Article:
Three themes emerged from the data. All themes were mentioned within each interview, with several exemplars provided by each participant. The themes identified were (a) the diagnosis of a brain tumor is a shock; (b) immediate family role changes occur; and (c) there are psychosocial effects for the caregiver, his or her family, and the person with the brain tumor.

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The Diagnosis of a Brain Tumor Is a Shock

All participants used the word shock when explaining their feelings upon hearing the diagnosis. Although not related to caregiving, interview data reflect that no participant anticipated, yet all were aware, that their role changed immediately as a result of this diagnosis. The symptomatology resulting in seeking healthcare was urgent for six of the patients, with four participants explaining that the indications causing the patient to seek healthcare were more insidious. Despite the presence of symptoms over a period of time, these participants stated that a brain tumor was never considered, and the diagnosis was a shock. Six participants mentioned seizures or strokelike symptoms as their first indication that there was something medically wrong with their family member; whereas the other participants expressed feelings that their family member was depressed, drinking, or becoming demented. Shock was described by two participants, with one stating, “I thought she was drinking … she would ask me the same question every 5 minutes. No one thought there was a brain tumor until they did the scan. That was a shock.” The other explained, “I thought he had a stroke and I thought, ‘Okay, rehab will make things better.’ When they said a brain tumor, and it was cancer—I was shocked. It was a relief to know what was wrong, because now they can treat it.”

Another participant spoke about shock, explaining, “After the initial shock of the diagnosis, you bargain toward a new normal. You try to gain normal again and hope it is close to what it was. Sometimes I pretend.”

Shock appears to remain a constant companion to these participants, which is explained by another participant:

I thought maybe they were going to tell me he had Guillain‐Barré syndrome or maybe Parkinson disease. A brain tumor was never anything I thought up… a total shock. I really thought they were wrong. Up until the first day of radiation therapy, I thought they were wrong. You cannot imagine how shocked I am that we are here, doing this. It sometimes feels like a dream … a bad one … but a dream.

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Immediate Family Role Changes Occur

The data reflect that the diagnosis of a primary malignant brain tumor and subsequent treatment resulted in family role changes for both the patient and the caregiver. Although each participant expected some change to occur, they were astounded at the quantity and depth of the changes. Spouses verbalized more change than nonspousal caregivers. Family role and relationship changes were described by two spouses: “We have a different relationship. I've lost my partner and I've lost equality, and that is what is hardest for me” and “It's just never going to be like it was.”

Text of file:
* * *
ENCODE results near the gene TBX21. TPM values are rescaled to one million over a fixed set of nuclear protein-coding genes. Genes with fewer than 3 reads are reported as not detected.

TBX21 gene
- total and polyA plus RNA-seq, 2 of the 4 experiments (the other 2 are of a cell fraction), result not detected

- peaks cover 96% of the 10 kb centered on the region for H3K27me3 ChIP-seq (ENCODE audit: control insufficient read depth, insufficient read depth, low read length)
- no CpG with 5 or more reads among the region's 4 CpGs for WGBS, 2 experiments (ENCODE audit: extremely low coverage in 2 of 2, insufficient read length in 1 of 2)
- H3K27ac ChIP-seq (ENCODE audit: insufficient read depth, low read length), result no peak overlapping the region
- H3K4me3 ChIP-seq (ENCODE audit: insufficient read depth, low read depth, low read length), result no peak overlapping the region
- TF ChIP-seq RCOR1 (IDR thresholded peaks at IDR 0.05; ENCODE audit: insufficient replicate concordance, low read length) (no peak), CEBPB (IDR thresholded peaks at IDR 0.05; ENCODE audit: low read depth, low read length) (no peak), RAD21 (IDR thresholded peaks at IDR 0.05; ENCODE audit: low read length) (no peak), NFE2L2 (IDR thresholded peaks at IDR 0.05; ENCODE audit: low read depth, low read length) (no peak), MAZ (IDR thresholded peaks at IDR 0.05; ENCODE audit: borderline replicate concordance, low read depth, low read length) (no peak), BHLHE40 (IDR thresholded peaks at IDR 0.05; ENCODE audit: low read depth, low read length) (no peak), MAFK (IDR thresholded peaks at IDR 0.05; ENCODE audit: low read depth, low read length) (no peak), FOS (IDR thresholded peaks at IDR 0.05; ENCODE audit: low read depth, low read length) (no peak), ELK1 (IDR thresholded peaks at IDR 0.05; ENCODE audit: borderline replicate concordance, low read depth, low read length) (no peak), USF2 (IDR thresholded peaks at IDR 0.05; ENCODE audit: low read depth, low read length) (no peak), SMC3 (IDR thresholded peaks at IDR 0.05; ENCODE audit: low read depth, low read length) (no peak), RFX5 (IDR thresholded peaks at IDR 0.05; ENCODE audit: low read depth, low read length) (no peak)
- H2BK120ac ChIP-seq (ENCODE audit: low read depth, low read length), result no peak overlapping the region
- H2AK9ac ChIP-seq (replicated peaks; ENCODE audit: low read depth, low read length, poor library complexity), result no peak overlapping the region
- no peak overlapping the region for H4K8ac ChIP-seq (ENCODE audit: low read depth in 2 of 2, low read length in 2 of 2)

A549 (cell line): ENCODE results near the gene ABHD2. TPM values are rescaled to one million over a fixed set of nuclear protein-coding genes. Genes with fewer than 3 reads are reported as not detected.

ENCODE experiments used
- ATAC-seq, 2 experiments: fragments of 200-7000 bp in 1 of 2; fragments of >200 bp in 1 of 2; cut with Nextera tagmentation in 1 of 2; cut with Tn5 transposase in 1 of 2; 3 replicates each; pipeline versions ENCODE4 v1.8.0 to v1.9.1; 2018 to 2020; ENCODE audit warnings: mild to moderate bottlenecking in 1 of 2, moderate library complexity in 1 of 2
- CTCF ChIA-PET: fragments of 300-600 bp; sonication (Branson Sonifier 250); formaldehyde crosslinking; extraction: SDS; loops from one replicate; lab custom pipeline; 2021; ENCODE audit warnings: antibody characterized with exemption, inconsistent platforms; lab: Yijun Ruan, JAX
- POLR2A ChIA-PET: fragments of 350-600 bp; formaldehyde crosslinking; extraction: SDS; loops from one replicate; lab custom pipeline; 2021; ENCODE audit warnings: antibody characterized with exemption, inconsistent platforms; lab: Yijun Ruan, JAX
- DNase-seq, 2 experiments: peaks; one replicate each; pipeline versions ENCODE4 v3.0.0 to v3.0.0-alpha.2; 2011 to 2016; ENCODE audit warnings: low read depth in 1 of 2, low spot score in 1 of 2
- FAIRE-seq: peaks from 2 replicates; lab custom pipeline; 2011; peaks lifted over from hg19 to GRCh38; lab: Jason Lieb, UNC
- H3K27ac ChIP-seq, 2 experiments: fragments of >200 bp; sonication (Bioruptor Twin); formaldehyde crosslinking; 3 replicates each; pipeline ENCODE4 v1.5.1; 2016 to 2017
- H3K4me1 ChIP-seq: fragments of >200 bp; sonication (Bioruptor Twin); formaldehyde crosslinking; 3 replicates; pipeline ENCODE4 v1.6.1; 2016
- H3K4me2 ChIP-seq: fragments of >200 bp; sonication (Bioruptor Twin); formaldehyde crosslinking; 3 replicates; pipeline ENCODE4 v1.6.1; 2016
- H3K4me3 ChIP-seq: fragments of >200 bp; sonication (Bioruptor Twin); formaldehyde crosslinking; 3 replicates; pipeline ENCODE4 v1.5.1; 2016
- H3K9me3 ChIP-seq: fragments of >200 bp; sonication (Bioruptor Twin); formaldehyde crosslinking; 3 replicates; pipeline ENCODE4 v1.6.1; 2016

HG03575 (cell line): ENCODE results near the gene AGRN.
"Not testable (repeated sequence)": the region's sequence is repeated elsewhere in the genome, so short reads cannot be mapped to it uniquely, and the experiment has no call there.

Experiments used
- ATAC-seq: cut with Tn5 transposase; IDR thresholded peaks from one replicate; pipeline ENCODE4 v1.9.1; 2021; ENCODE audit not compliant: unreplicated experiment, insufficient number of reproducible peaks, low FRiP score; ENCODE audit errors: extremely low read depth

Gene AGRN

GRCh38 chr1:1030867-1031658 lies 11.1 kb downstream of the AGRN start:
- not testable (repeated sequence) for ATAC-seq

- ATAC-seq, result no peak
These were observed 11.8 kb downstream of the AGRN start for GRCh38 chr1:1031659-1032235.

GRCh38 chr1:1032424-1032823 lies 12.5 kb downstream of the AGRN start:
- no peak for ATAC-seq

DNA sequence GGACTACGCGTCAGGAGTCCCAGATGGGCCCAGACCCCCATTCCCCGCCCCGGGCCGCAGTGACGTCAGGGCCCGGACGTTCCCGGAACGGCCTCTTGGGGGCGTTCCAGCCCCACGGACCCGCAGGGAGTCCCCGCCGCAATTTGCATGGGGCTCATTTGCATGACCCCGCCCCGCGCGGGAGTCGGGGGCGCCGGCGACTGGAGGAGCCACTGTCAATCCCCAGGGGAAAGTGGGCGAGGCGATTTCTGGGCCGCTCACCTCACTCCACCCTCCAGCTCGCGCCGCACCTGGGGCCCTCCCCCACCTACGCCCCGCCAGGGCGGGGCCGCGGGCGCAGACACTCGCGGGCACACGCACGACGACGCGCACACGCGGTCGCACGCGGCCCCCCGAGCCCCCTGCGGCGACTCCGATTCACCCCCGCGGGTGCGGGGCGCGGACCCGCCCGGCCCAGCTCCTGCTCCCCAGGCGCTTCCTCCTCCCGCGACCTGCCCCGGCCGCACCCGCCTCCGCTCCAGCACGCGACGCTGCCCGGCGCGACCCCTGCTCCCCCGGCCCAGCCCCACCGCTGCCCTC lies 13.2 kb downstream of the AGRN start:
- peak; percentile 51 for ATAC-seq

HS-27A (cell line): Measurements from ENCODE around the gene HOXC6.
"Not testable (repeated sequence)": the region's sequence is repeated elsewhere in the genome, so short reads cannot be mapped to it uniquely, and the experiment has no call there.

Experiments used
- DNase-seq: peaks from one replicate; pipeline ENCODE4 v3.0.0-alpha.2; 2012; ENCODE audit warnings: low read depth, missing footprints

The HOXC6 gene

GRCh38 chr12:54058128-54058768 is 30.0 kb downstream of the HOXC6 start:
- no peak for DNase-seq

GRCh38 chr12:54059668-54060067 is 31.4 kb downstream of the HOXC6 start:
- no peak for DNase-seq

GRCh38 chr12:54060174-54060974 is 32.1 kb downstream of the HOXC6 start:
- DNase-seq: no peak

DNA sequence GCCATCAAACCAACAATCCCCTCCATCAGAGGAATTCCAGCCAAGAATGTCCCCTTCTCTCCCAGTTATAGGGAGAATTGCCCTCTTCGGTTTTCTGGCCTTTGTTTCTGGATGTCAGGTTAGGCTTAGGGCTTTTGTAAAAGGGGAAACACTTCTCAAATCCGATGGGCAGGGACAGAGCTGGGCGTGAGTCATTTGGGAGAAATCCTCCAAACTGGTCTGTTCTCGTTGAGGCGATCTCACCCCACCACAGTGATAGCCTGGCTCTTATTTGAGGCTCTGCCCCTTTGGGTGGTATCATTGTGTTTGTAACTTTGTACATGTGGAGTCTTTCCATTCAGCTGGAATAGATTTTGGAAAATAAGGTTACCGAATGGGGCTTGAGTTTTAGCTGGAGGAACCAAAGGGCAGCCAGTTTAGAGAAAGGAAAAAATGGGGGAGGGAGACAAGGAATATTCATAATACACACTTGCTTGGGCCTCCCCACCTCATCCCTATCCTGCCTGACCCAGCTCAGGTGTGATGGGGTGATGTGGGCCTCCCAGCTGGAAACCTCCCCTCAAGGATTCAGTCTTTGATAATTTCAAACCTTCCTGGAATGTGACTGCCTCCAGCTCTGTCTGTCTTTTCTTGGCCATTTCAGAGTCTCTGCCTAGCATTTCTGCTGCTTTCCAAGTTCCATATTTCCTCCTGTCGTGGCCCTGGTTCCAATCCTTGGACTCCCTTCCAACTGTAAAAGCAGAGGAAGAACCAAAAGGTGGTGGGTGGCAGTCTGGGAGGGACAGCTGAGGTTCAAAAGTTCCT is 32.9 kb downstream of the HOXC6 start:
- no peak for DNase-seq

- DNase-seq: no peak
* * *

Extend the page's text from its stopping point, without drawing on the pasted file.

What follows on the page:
The depth of the lifestyle changes was challenging for caregivers. As a result of the patient's decreased ability to concentrate or stay focused on a task, some participants provided examples that described frustrating experiences. One participant explained, “He cannot stay focused on a task. I am becoming a nag, but cannot figure out another way. It's just lucky that he does not remember—but I do, and I feel terrible about what I have to do.” Another participant stated, “She has been depressed. I feel helpless,” while a third participant said, “I get edgy sometimes and upset.”

Other changes for participants included adjusting to changes in the patient's physical appearance: “She still looks good … with no hair and whatever, she still looks healthy.”

Physical changes that occurred also involved not being able to perform some of the activities of daily living. One participant explained, “I try to let him dress himself, but it takes all morning and he gets it wrong. People will think I am not taking good care of him if he looks a mess, so I have to dress him and help him eat—to keep the food off his clothes and his face.”

When the ability to perform activities of daily living was impaired, the caregivers did not perceive providing assistance as a burden, or as something that was resented:

He can dress and feed himself. He gets tired easily and does not drive. But those are nothing I cannot handle. His parents are around and are happy to help—but I can do it. I am happy to do it, and some of the funny stuff that happens—like slipping off the toilet seat—actually makes us closer.

Another caregiver explained, “But caring for him is something I will do—it is not a burden,” and a third stated, “Caring for her is not a burden.”

Other lifestyle changes involved family members rearranging schedules to limit the time the patient spent alone and to be present during physician appointments. These schedules were both creative and complex: